Rangefinder Camera - Any recommendation ?
I'm a newbie and I wanna get myself a rangefinder. I can't afford a Leica rangefinder but maybe you all can recommend a few other alternative - something cheaper but with great sharp lens ( or something akin to the sharpness of Leica Minilux's lens ). I have been reading and researching in the internet. Some people have been hailing these rangefinders :-
1)Canon Canonet QL17 GIII
2) Yashica Electro 35 GSN
3) Olympus 35RC
4) Olympus 35RD
Which one is the best ? Or did I miss some other rangefinder that worth mentioning? Please help... Thank you all.
I've read good things about the Voigtlander Bessa R2 and R3.
Or how about a medium format RF like the Mamiya 6 or 7. I am sure you can get them cheaply these days.
Or if you have more money to spare and want something as good but cheaper than a Leica, the Carl Zeiss Ikon is very nice.
Real photographs, created in camera, 100% organic,
no digital additives and shit
I bought a Canon Canonet QL17 new, in or around 1968. It was a wonderful little camera, did all I could ask and would still be with me today, except it got submerged whilst with me on a motorcycle in a rainstorm in the 70's.
I don't know what the GIII means, but if it's anything like the straight QL17, then it should be a reasonably good camera.
I enlarged some negs last year from this camera, they weren't too bad, especially considering the condition they have been kept in, and also the way I processed them back then.
IMHO of course, but:
Get a 2nd hand Bessa and a basic Voigtlander lens kit: some of the best available for a very reasonable entry price.
Then expand the lens collection, in time. There is some amazing glass out there in both LTM and M mounts.
Resist the temptation to get a very cheap fixed lens 35mm r/f unless you have a very specific type of photography
in mind. Here Olympus XA are always good value, so are the Canonets: my first 35mm camera was a QL17 and I still have it somewhere.
A 6X4.5 Fuji r/f in good condition is also a tremendous proposition. But the vertical default format can be a shock for those used to the usual 35mm "flat".
Of course flipping the camera around solves that little problem (sounding like captain obvious here...).
I suspect the OP is buying within a certain price range, and has done a little research. All the cameras were excellent camera of their type around the late 60's early 70's.
The Yashica 35 GSN is a superb camera, my sister had one for years, very sharp lens,meter was accurate.As Mick says the Canon QL17 would be equally as good, I can't remember the Olympus model numbers now but they were also highly regarded cameras. There were some minor variations of all these cameras with slight differences on the maximum aperture of the lenses. It's worth getting the faster lens version if you can.
Personally I'd like to try the Canonet QL17, they look nicer than the Yashica.
BTW welcome to APUG sclee
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Voigtlander Bessa R2's and R3's will definitely run you more than a fixed lens rangefinder camera, but you get a whole lot more too. These are cameras that you can stick with for a while, and are still current production - an important consideration if you plan to use it regularly. Canonets, Yashicas, Olympus, et. al., while fine cameras intheir time, are all 30 years old or so. Spare parts are rare and service difficult.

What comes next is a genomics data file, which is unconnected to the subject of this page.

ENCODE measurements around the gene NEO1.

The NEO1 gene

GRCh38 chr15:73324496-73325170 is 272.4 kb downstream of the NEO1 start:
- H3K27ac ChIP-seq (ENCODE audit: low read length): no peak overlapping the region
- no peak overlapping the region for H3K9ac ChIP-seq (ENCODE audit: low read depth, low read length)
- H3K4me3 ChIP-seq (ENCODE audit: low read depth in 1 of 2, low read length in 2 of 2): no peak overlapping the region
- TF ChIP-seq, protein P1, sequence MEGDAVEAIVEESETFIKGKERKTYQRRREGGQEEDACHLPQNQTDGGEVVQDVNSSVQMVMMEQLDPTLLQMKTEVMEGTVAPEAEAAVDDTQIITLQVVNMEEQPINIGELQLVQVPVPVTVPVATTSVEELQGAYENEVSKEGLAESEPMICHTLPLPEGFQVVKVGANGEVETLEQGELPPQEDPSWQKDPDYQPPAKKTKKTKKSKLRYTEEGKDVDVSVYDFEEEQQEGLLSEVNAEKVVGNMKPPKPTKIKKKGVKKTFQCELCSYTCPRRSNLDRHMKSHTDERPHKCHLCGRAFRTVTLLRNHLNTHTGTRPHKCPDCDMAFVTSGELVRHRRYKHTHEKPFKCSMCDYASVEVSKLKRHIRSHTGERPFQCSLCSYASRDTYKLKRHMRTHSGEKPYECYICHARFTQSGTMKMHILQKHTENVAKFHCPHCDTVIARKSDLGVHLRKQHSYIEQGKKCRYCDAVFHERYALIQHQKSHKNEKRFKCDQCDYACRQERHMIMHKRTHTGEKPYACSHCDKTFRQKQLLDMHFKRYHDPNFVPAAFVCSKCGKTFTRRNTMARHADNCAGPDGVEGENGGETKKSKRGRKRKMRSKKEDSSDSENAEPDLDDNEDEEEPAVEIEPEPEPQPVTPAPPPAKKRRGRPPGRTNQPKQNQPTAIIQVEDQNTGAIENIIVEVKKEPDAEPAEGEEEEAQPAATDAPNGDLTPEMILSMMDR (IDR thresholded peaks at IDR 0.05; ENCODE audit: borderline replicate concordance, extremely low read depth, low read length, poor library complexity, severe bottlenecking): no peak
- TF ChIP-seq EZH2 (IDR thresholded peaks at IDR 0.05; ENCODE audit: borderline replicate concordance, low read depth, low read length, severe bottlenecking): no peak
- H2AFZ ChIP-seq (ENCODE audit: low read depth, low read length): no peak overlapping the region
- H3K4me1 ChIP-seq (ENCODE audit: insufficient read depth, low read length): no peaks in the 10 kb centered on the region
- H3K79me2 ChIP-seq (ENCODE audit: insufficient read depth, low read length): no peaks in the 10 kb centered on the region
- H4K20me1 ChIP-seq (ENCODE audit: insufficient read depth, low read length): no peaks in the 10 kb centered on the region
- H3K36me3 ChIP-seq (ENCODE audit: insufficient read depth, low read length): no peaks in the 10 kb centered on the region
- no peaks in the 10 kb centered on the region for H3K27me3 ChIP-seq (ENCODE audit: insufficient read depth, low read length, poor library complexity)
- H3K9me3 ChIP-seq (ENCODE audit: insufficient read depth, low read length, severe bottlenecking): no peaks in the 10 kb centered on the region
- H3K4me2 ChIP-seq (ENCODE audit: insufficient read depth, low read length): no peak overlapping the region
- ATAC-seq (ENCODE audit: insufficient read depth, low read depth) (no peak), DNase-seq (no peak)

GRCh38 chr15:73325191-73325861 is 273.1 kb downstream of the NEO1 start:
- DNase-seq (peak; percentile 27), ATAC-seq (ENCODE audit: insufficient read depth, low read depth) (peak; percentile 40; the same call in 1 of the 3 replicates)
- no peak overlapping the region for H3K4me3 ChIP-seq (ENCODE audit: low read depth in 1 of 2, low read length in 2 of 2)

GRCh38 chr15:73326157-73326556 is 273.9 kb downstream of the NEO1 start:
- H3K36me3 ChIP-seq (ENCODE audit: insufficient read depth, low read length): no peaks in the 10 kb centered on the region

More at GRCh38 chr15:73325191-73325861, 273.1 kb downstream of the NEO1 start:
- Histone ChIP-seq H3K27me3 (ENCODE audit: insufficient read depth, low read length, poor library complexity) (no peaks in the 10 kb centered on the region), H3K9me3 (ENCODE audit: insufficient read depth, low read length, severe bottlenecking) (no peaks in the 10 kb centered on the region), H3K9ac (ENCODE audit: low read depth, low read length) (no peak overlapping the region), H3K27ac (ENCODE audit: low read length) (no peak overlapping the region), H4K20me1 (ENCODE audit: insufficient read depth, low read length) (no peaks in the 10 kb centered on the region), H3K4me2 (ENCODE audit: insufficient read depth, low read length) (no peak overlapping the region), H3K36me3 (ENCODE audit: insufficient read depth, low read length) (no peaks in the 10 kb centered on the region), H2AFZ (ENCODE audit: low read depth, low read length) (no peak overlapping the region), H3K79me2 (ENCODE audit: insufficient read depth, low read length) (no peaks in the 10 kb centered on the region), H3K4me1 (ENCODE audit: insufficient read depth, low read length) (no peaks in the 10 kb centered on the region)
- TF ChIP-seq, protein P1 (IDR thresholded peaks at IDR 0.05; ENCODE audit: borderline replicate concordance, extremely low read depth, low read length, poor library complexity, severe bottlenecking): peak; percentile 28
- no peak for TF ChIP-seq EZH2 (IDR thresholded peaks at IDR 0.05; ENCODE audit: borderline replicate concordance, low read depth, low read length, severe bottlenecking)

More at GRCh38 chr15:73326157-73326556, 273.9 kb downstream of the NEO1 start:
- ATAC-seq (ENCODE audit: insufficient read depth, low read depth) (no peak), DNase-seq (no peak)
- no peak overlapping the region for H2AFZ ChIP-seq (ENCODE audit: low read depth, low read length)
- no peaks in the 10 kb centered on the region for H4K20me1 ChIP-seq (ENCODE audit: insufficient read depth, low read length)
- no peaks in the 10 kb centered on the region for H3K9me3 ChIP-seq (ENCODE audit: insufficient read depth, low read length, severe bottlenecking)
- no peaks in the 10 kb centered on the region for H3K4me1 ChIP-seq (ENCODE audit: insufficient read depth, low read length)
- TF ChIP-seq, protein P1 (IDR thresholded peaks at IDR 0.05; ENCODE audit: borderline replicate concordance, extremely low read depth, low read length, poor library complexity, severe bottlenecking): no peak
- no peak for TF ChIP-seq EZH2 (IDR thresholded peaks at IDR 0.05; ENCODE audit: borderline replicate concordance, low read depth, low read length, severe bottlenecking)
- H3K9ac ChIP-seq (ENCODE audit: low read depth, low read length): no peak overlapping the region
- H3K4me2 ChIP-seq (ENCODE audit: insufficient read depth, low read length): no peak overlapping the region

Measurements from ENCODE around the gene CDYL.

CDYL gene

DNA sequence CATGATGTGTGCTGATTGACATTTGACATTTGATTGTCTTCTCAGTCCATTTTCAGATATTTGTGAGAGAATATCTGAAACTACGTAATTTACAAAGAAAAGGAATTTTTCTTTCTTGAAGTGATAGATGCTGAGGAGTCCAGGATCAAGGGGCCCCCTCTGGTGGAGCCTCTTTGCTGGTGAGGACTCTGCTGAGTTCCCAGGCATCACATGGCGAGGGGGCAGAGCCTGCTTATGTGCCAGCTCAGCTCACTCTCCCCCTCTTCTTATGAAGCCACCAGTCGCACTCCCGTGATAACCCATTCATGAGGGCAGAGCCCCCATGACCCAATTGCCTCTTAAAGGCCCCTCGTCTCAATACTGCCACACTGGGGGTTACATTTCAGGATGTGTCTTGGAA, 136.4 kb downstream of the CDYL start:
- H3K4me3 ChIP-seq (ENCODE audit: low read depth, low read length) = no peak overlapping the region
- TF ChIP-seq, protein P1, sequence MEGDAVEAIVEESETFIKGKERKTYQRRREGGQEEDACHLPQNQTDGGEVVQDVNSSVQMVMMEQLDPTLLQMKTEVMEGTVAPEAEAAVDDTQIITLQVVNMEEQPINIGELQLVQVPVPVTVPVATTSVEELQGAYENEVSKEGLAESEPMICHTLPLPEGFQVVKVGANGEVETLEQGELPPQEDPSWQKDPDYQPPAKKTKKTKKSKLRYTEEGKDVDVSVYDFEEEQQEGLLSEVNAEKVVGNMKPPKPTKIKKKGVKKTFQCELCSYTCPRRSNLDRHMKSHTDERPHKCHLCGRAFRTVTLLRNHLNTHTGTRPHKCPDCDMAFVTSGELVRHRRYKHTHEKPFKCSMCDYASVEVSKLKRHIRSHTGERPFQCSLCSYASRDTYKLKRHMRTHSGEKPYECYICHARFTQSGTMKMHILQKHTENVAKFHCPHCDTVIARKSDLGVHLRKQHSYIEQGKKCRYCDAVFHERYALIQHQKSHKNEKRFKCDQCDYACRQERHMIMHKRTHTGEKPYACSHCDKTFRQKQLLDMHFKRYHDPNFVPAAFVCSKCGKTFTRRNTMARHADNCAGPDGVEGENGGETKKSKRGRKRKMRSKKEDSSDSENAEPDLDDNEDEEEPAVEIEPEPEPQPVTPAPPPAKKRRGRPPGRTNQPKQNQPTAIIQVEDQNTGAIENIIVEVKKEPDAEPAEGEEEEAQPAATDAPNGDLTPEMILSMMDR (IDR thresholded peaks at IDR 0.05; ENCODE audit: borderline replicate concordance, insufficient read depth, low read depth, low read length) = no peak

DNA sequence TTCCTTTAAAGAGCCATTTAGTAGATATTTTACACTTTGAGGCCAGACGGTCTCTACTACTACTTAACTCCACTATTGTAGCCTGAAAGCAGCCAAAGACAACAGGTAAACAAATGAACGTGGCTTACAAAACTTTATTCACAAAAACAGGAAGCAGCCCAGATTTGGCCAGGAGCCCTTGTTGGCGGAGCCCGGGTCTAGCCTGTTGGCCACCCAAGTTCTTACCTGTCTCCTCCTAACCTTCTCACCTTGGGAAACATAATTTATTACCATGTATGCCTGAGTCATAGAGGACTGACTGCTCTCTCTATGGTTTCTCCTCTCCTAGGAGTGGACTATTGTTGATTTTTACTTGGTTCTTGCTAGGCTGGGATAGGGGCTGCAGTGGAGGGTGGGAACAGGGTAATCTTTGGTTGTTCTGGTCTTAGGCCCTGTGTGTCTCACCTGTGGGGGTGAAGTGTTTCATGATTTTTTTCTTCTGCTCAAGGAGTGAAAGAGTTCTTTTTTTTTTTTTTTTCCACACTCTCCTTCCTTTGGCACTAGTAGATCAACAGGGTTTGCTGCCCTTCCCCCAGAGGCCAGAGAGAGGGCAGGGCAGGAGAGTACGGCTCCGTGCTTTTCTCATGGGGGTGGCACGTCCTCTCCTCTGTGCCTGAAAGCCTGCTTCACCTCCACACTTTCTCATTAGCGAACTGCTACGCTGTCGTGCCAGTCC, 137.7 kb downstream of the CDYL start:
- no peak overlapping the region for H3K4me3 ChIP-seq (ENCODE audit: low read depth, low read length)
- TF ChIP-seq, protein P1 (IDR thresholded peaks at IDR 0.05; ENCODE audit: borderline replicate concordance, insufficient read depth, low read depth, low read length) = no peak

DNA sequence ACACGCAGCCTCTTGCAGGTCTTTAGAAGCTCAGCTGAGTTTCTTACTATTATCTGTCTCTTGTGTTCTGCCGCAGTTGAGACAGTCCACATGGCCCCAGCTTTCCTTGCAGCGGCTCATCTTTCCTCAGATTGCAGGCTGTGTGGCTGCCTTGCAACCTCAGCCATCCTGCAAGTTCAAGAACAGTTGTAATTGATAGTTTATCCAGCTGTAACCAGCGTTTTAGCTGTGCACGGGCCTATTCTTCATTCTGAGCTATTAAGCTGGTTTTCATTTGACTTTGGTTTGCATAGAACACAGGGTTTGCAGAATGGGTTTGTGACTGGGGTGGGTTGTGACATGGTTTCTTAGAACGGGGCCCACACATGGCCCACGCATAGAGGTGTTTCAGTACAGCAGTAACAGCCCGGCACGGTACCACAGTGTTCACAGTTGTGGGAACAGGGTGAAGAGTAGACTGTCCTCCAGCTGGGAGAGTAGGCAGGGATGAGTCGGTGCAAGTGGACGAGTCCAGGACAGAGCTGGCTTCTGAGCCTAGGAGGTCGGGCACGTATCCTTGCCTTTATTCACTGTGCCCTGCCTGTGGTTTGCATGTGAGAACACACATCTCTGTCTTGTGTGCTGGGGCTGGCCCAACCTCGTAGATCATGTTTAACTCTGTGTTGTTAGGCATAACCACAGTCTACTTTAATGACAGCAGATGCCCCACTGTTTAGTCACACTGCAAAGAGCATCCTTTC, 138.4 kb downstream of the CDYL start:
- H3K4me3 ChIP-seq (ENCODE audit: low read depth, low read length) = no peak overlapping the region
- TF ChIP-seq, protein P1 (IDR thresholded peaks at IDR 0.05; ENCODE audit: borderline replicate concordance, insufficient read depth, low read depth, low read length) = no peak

Canonet 1.7 GIII QL
Can't say enough good about it. Have had three. Some of my best shots were through that 40mm 1.7 lens.
Said Film to Digital: "Obi-Wan never told you what happened to your father..."
Sclee, I think it might be helpful if you said more about what your priorities are -- your price range, what sort of shooting you want to do, whether or not you'd like to change lenses, whether or not you want a built-in meter or auto-exposure, how portable you want your camera to be, etc. You're getting replies that are all over the board because people are reading their own preferences into your post. It's better to be more specific about what you want so you'll get advice that'll lead you to the camera you want rather than the camera the average thread respondent wants.
I'll try to give a stab at both ends of he price spectrum based on my experiences:
Probably the most inexpensive to obtain is the Yashica Electro series. Semi-auto exposure, but usually quite accurate, and a great, fast lens. For what you'll give for these, you can buy another to replace the occasional dud you run across. Plenty of help on the web to help you fix the dud, if you're so inclined. Should be able to get a working model for $10-20 US. I think these to be a great intro to rangefinder shooting.
For what you'll pay for a new Bessa & glass you can buy a used M series Leica, or at least a late Barnack Leica.....stay away from eBay & go with a reputable dealer like KEH if you're taking the big buck road, it'll probably save some grief in the long run. If you're going to compare lens sharpness to a Leica, the little man in your head will never let you rest until you are squeezing off shots on a Leica.
Try the Yashica to see if rangefinders are for you, then sink in the big money if you like the experience. Worst case scenario: wasted $20. Best case scenario: you've got a back up for your Leica M.
There are affordable Leicas out there. The older
Originally Posted by sclee
"screwmount" Leicas can be purchased with a
good Elmar lens for about $300. They are
awesome cameras -- small, jewellike, with
impeccable mechanics and optics. They will
allow you to mount and shoot some of the best
lenses ever made for a rangefinder -- yet the
basic Elmar is capable of amazing images.
It's a bit more expensive than the cameras you
mention, but well worth the added investment.
See these links for a discussion of the different
types of screwmount Leicas and lenses:
Cameraquest is a good source of information for
all sorts of rangefinder cameras as well.